Athens, Acropolis and Roman Ruins
The area of greater Athens is inhabited by humans for about 7.500 years. Symbol of this presence and its cultures is the Acropolis Hill, the famous and conspicuous castle hill with its Parthenon temple. The rock as well its development are evidence of some of the world’s greatest civilsations, of the Greeks, Romans, Venetians and Ottomans as well as the ever boiling conflict discord about the Mediterranean Sea. Even today the temple’s imagery stands for a Europe full of contrasts.
Here begins Europe!
“Here begins Europe!” boasts from the entrance of Athens Acropolis. It also aims on the form of sovereignty being called democracy and that has to face quite some criticism these days. Real power of the people is rarely seen these days, if not to say not existing.
Times of manipulated unemployment statistics and hypocritical governmental heads reveal the ugly grimace of an industrialised generation of politicians; an industry whose dependents get funded by political power and its retention at all costs. The birth of the world’s Orbans, Brexits and Trumps is inherent to such structures.
It is early in the morning. The winter sun barely makes it to send its first rays over the hills surrounding Athens. The soldiers hoisting the colours of Greece every morning anew in Acropolis Hill are wrapped in warm clothes. One of those guards smiles when noticing me being delighted by phat drum’n bass rhythms while enjoying the morning sun illuminating the Erechtheion.
The marble path up to Acropolis is slippery and only few people walk up. The big mass of tourists will arrive at around 10 o’clock in the morning, when the experience of magical wintery sidelight plus pristine air isn’t that intensive anymore.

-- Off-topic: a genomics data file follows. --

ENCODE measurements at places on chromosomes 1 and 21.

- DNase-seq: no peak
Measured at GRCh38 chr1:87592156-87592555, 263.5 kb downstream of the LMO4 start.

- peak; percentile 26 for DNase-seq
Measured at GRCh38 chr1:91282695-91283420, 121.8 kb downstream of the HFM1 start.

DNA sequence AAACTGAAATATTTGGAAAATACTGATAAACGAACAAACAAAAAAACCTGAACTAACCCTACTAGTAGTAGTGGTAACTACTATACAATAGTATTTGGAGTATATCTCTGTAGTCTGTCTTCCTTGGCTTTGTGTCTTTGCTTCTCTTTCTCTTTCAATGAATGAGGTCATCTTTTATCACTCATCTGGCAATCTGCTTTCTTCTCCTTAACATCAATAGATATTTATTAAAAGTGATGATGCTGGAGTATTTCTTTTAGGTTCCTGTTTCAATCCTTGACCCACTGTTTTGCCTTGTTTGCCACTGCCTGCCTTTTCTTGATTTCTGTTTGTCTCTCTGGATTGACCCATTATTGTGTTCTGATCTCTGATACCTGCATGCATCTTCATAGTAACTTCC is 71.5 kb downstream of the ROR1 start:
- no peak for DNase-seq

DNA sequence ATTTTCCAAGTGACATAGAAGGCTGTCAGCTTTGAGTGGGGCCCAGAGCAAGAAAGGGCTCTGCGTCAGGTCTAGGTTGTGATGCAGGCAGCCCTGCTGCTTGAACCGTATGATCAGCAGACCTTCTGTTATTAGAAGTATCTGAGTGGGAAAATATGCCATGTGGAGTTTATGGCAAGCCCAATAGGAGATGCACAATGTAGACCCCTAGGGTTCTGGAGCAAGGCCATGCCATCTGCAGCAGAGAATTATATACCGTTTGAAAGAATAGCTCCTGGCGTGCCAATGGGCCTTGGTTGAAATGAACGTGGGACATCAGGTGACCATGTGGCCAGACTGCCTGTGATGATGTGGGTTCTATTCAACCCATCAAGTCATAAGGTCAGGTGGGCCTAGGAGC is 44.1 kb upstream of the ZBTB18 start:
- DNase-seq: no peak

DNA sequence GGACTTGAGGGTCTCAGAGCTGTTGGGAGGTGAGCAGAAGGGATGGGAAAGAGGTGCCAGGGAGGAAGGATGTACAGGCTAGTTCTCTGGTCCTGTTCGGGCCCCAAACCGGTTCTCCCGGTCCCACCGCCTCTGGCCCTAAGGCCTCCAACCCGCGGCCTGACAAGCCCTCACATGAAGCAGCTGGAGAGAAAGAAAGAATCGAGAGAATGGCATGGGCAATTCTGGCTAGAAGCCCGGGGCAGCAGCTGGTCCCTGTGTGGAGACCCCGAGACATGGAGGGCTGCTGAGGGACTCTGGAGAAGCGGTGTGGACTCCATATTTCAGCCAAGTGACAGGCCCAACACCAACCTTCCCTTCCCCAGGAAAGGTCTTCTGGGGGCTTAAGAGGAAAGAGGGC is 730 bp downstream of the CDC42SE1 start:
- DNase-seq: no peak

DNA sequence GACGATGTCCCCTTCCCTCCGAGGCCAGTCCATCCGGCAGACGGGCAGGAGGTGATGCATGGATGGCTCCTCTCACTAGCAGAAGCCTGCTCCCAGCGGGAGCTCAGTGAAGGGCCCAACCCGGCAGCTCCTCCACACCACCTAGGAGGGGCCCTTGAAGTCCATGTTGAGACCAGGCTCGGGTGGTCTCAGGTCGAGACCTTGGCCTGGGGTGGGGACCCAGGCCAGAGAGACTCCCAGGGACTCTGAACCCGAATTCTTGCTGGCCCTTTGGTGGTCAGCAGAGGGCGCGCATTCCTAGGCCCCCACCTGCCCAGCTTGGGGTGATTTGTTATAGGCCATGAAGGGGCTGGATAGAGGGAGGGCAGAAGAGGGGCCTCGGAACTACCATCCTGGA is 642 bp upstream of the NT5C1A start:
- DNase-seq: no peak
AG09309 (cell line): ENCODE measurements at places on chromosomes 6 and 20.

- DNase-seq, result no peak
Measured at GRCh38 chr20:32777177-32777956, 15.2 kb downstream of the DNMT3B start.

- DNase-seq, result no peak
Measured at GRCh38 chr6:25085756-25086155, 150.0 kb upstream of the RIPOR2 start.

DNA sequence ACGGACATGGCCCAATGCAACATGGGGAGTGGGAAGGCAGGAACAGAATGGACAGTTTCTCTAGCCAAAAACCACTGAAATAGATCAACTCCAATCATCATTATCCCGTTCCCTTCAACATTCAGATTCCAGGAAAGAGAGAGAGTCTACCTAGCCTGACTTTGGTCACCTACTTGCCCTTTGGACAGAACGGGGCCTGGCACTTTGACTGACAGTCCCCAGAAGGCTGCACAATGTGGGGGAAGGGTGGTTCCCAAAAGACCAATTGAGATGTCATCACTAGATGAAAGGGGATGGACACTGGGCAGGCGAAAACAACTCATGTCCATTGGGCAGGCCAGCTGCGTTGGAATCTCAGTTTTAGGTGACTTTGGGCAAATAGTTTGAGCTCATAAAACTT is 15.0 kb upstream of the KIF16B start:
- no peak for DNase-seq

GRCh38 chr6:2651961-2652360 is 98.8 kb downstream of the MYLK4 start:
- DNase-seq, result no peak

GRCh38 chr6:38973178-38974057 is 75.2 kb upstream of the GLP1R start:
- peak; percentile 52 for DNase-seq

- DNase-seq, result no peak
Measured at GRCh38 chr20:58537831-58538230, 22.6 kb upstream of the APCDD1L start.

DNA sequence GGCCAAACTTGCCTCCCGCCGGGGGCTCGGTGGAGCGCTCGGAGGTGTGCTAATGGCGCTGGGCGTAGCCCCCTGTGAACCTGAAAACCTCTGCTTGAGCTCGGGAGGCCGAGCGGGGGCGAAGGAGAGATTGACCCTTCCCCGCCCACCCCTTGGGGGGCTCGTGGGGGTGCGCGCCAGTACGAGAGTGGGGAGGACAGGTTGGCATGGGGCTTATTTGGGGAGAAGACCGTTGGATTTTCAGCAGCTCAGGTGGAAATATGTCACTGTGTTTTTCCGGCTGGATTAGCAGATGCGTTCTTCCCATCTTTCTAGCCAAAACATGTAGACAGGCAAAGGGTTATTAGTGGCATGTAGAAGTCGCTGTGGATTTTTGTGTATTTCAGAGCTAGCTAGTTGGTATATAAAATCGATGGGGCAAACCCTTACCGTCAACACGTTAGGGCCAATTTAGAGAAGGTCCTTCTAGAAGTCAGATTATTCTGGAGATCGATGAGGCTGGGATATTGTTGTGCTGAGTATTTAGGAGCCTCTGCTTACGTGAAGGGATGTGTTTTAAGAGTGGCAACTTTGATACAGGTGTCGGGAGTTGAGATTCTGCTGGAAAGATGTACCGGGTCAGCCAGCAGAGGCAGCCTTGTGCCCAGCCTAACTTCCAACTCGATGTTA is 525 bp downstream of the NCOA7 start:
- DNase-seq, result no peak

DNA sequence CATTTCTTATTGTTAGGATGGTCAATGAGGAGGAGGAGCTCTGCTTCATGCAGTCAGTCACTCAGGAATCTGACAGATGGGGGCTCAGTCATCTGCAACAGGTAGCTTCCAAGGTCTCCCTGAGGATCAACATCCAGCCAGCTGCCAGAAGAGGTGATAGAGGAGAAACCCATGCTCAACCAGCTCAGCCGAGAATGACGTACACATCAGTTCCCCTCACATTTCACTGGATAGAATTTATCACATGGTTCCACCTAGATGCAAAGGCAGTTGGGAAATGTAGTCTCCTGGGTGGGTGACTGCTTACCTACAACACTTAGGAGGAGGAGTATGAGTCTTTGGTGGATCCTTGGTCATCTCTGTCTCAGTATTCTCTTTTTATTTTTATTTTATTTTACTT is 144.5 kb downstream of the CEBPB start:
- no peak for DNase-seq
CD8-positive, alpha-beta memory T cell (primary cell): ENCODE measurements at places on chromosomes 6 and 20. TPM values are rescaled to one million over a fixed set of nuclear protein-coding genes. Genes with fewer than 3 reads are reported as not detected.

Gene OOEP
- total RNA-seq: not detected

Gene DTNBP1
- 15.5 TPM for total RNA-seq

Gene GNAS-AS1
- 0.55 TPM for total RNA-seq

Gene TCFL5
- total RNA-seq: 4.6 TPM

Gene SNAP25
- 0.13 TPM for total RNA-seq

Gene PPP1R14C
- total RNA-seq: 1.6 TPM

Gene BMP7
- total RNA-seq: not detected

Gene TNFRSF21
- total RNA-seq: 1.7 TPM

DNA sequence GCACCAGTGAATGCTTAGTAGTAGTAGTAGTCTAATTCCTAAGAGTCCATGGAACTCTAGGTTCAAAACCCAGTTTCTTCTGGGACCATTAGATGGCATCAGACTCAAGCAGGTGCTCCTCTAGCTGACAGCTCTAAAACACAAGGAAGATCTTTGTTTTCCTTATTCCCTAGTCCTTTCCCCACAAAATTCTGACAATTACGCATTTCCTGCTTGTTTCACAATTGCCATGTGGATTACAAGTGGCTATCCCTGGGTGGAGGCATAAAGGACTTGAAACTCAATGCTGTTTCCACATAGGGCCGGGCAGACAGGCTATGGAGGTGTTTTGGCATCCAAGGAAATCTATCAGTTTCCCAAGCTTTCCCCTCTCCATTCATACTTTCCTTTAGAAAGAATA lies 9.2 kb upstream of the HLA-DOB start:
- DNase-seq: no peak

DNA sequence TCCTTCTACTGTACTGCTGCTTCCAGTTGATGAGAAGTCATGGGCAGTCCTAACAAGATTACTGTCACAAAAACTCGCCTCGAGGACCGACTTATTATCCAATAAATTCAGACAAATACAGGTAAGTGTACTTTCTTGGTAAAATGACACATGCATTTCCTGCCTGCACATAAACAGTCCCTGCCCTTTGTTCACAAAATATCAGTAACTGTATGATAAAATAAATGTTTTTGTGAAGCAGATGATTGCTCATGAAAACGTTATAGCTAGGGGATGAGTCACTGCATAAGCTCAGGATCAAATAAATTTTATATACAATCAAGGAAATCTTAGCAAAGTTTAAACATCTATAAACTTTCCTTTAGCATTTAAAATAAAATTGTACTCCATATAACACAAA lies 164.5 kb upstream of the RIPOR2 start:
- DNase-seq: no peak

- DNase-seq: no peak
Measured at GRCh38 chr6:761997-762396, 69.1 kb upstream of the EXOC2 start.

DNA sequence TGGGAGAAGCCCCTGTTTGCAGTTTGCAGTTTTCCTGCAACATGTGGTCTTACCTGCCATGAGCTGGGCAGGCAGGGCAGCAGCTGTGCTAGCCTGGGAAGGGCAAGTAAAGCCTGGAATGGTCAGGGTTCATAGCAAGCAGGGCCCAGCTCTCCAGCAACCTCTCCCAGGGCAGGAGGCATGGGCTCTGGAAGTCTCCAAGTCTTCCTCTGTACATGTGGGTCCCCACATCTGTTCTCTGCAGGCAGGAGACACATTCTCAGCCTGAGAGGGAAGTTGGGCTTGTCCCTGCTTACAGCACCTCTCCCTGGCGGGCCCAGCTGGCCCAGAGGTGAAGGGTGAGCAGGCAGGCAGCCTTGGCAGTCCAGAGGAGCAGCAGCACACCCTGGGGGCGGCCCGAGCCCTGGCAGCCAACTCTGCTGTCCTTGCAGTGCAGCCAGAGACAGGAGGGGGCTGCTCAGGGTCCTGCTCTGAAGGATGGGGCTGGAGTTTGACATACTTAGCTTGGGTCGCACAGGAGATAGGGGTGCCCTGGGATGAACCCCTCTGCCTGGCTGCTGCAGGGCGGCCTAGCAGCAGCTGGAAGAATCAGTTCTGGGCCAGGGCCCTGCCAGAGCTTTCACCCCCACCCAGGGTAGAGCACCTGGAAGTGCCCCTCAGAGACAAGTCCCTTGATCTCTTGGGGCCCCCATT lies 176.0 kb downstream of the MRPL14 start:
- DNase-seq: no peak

Actually I flew to Athens to continue my European subway photography project, but it smashed to pieces exactly there where “Here begins Europe” hails from the walls of Acropolis. Unfortunately the coarse security staff of Attiko Metro is everything but open-minded when it comes to subway photos. Allegedly because photos support graffiti.
However. In the end I compensated that “loss” with a detailed photo series showing the Acropolis without people and without those bloodily annoying and narcissistic selfie idiots who’ve got nothing better to do than wasting their lifetime with thousands of Facebook duck face photos; who’ve got nothing better to do than producing data rubbish in the shadow of one of humanity’s biggest cultural assets.
Once Acropolis was a bit more than a collection of column stubs. Basically it was the Venetians who the destroyed the temples when their shelling hit a hidden ammunition depot of the Ottomans. Back then Parthenon went off like a rocket…, as we Berliners would say.
The explosion left a worst-case puzzle of microscopic size behind. Since the 1970’s the Greeks try to put back together again what belongs together. A millimetre work even Sisyphus would be concerned of… The omnipresent cranes and scaffoldings are a sign of that.
At the feet of Acropolis – the upward path leads inevitably along it – visitors can witness the remnants of Theatre of Dionysus, being most important stage of ancient Greece and a cradle of mankind when it comes to culture as here the classic drama wasn’t only invented but also lived. The famous classic tragedies of Aeschylus, Sophocles and Euripides once saw the light of day at events being called Dionysia. To the west you can find another theatre, the mighty and well preserved Odeon of Herodes Atticus.
Being located in the shadow of the castle rock, where rock-size portions of Gyros and Tzatziki get served, two major Roman sites can be explored. Those so called Agoras (former open market and places to gather) tell the story of ancient times when the Roman Empire meant to exist forever but in the end had a mediocre finish.
I would have loved to capture the Athens Metro as along its historic line 1 the same tiles from the Velten factory near Berlin hail from the walls like they were used here in Berlin as well. Maybe one day the Athenians don’t allege only bad things and let my photo series happen. Let’s see.